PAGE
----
2 Stage 1 – Process Design

In Stage 1 the commercial manufacturing process is defined based on knowledge gained through development and scale-up/scale-out activities. The control strategy is defined and refined to ensure that the process is ready to progress to Stage 2. One of the primary aims of Stage 1 is to develop a control strategy to make sure that the output consistently meets the expectations as described in the Quality Target Product Profile (QTPP). At a high level, the main science and risk-based steps completed in Stage 1 are the same for both batch and continuous manufacturing processes:

  1. Define QTPP
  2. Define/review product Critical Quality Attributes (CQAs)
  3. Define Critical Process Parameters (CPPs) that impact the CQAs
  4. Perform initial risk assessment of control strategy, linked to CQAs
  5. Execute studies (as applicable) and evaluate product/process data to understand relationships/interactions between process parameters and CQAs
  6. Develop/refine control strategy and process parameter ranges
  7. Perform final (residual) risk assessment of the control strategy; summarize the final control strategy and expected product performance based on data from Stage 1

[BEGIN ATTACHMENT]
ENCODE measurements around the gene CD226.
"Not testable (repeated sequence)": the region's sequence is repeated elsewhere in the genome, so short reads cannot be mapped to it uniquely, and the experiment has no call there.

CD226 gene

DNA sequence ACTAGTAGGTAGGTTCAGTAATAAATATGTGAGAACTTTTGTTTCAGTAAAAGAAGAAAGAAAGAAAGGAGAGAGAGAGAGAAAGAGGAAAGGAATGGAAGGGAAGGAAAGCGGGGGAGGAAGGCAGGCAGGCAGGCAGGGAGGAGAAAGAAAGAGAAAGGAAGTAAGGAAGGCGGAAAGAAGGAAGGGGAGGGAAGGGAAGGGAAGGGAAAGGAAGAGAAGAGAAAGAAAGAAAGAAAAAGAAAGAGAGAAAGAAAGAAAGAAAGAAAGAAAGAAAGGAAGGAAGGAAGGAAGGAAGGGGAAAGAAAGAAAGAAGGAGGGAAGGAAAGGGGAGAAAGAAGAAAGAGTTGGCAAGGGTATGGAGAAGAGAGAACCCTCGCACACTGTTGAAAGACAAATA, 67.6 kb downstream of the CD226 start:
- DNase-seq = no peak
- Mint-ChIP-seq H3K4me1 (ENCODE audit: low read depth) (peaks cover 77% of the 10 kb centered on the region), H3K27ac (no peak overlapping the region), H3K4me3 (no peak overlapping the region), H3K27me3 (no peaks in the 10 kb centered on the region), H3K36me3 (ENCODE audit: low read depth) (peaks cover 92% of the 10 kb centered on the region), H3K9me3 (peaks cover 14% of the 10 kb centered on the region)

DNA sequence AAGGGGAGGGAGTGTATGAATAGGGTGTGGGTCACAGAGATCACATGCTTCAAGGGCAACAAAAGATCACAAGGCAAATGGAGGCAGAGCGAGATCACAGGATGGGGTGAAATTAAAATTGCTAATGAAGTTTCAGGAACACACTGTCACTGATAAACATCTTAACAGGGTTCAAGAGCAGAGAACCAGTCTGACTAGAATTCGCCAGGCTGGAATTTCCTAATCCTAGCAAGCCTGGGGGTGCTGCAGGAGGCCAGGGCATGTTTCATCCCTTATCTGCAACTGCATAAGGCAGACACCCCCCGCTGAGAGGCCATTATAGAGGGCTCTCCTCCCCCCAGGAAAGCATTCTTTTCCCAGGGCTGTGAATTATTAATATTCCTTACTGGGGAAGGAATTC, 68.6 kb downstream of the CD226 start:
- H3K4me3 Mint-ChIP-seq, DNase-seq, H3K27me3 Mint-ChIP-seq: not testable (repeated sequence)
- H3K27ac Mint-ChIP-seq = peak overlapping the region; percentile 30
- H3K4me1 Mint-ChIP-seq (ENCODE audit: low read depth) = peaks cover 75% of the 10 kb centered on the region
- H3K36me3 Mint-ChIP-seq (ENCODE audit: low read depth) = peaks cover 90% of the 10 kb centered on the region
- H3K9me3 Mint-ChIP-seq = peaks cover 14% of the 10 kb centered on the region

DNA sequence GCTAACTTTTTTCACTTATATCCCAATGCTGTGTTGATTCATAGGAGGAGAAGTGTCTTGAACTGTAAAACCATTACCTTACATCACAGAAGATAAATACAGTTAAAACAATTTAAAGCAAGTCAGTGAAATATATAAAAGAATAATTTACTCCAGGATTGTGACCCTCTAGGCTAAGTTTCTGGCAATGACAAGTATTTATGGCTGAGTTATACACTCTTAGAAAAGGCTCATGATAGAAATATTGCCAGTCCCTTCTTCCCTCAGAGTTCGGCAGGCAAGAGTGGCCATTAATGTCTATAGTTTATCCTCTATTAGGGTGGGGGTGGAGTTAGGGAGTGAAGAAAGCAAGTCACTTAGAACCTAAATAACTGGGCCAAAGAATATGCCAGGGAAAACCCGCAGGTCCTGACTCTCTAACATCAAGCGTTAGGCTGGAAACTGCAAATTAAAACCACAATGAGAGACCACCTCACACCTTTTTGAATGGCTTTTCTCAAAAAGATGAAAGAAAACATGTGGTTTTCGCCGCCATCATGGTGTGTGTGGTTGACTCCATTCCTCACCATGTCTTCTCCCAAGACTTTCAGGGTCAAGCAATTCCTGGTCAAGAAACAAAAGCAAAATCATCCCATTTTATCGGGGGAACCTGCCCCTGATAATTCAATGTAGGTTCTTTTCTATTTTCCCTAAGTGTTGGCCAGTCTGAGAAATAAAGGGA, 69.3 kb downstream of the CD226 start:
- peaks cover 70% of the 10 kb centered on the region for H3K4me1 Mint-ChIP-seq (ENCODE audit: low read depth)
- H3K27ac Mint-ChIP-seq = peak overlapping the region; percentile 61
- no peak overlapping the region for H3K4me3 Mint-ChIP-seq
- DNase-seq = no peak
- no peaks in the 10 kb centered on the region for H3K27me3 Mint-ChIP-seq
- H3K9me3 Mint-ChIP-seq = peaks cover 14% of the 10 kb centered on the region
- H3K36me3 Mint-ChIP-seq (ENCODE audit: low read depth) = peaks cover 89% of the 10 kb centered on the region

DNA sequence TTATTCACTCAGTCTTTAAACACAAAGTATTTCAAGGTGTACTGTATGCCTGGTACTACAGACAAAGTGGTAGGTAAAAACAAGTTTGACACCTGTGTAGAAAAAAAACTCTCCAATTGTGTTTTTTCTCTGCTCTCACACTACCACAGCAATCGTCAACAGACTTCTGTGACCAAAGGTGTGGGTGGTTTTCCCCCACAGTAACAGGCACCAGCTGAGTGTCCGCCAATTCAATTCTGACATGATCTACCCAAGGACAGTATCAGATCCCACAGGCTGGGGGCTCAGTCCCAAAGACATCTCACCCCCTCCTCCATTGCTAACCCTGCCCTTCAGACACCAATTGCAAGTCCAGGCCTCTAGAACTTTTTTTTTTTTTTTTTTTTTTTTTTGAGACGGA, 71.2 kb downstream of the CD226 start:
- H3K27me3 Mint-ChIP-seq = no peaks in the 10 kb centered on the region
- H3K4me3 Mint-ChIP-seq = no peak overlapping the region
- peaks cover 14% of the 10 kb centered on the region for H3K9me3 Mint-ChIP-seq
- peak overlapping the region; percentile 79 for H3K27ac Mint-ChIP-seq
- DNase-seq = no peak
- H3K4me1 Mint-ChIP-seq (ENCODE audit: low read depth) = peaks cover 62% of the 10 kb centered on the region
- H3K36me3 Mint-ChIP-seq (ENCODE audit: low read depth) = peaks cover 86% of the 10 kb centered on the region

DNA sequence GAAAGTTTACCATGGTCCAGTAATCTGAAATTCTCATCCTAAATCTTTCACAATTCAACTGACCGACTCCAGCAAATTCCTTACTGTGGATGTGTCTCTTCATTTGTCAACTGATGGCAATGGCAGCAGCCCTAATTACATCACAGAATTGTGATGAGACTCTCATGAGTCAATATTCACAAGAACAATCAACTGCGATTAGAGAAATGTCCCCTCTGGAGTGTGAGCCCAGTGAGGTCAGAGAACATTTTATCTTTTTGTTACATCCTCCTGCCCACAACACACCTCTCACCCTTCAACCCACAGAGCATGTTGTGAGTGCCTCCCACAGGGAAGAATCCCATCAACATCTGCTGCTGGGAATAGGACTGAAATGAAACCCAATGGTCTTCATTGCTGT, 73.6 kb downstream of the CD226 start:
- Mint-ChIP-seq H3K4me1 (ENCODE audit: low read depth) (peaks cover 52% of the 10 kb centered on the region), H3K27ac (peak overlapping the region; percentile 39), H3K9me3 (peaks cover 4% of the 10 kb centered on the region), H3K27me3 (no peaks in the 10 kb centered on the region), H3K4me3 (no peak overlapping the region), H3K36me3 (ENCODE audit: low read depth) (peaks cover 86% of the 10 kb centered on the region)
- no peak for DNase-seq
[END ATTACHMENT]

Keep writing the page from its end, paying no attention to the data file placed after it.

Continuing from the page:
Several unique considerations exist for the development of continuous processes. Continuous Manufacturing within a controlled and reproducible operation may have periods of process disturbance, for example, raw material feed rate fluctuations during process start-up. The potential for these disturbances should be considered and criteria developed to define and maintain the process in a state of control. When process performance is deemed outside its state of control, a process pause or a decision to isolate material can be engaged.

Read more by downloading Process Validation in Context of Small Molecule DS and DP Continuous Mfg Processes Discussion Papers.